For the best results, training needs to be consistent. This means maintaining consistency along all aspects: training times, instructors used, how lessons/debrief are structured, etc. Organizing training after this manner creates patterns that law enforcement officers recognize and respond well to. It becomes easier to get into the ‘training mindset’ and for officers to prepare themselves.
In speaking of structure, each practice training session should follow a strict structure. VirTra’s Lon Bartel, Director of Training and Curriculum, discussed this during his 2021 ILEETA presentation. In it, he outlined the four elements each training session must include: focus, feedback, fix and frequency. The original structure of focus, feedback, and fix comes from the renowned phycologist Anders Ericsson on deliberate practice.
This element is self-explanatory but it is not easy to do. In order for any lasting training to occur—moving learned information from short-term to long-term memory—one must be focused with all attention directed at the performance. Simply going through the motion will not cut it and will likely result in lost information and gaps in knowledge. When an officer is engaged in a highly-stressful situation in the field, they need to be able to retrieve training knowledge quickly. Floundering will only result in potential harm for the officer, nearby civilians and/or the subject.
Feedback is a necessary element that can be overlooked or completed quickly if one just wants to “check-the-box”. However, time should be spent here. It is only through feedback that law enforcement officers can learn what areas they excel in, areas that are lacking, tips and tricks for going through certain situations, etc.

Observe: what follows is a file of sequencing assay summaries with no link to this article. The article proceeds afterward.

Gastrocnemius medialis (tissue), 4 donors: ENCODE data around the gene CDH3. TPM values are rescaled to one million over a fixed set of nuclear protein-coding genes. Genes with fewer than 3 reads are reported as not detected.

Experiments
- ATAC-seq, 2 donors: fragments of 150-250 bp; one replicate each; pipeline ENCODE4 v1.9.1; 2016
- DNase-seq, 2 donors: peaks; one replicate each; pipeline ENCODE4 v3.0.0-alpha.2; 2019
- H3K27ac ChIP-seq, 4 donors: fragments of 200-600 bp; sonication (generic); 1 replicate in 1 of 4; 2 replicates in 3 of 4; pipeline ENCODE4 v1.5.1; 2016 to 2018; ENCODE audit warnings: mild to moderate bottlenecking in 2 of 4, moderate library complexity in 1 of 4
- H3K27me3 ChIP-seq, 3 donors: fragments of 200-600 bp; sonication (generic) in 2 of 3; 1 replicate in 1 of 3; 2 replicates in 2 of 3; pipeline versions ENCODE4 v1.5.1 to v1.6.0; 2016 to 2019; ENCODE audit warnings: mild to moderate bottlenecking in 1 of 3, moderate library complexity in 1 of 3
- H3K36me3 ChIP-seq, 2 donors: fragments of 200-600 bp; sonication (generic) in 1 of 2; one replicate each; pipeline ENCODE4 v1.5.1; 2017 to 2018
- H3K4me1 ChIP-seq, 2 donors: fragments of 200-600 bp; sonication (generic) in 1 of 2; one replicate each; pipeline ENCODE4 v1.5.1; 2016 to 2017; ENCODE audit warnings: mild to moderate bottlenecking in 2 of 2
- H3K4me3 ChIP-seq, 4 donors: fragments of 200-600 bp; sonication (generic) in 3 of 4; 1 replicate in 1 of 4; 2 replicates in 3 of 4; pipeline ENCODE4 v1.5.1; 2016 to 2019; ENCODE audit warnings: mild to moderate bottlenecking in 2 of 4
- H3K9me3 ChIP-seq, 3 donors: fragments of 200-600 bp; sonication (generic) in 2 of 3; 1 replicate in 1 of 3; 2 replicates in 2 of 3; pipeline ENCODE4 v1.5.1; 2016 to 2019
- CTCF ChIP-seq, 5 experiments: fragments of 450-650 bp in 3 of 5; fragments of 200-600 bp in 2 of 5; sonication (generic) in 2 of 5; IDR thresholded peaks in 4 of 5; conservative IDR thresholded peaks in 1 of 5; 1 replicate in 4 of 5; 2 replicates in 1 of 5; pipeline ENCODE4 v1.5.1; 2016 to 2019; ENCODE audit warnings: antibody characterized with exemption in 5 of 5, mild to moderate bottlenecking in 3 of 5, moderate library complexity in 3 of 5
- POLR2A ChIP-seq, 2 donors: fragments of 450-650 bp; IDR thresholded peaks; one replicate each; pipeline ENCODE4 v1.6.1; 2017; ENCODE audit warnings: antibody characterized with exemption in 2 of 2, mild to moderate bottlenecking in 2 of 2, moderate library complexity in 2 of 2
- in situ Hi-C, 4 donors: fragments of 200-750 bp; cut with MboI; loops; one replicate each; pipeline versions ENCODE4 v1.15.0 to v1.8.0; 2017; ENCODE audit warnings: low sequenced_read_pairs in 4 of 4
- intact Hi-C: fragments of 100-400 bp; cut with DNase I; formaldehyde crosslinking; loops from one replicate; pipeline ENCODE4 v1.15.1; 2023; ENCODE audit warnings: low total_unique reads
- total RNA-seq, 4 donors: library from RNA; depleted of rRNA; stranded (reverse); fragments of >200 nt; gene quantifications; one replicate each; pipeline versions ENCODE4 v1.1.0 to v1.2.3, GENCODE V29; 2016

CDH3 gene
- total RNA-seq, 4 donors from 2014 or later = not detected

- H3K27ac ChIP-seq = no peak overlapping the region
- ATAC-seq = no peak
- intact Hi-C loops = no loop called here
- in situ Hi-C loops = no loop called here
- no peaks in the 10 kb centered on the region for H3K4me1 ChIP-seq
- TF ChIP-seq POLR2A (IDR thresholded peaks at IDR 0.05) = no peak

Depending on the type of training performed, there are different types of feedback. First is self-feedback, such as setting up a recording device before the training session. Second is the most common: expert in the field. In this case, this is an instructor, expert or coach who provides their expert opinion. Lastly, there are performance measures: timers and steel targets, for example. Each of these options provide a way for a trainee to learn from their past training sessions and improve for the future.
Coming off of feedback, the next step is for trainees to establish the corrective action(s) that were brought up. Sometimes progress means taking a step back and building up from the basics again. While it is a difficult pill to swallow, it is always better to fix problems immediately rather than in the future, when the bad habit becomes more habitual and harder to change.
Research shows that the highest improvement of performance is associated with the largest weekly amounts of deliberate practice. Again, training must be focused for any real change to occur. Also, practice should be a limited duration, as maximum effort is difficult to sustain for a long period of time. It is more beneficial to practice hard, but in smaller more frequent training chunks.
To learn more about creating the best training sessions, download VirTra Director of Training and Curriculum Lon Bartel’s 2021 ILEETA presentation.
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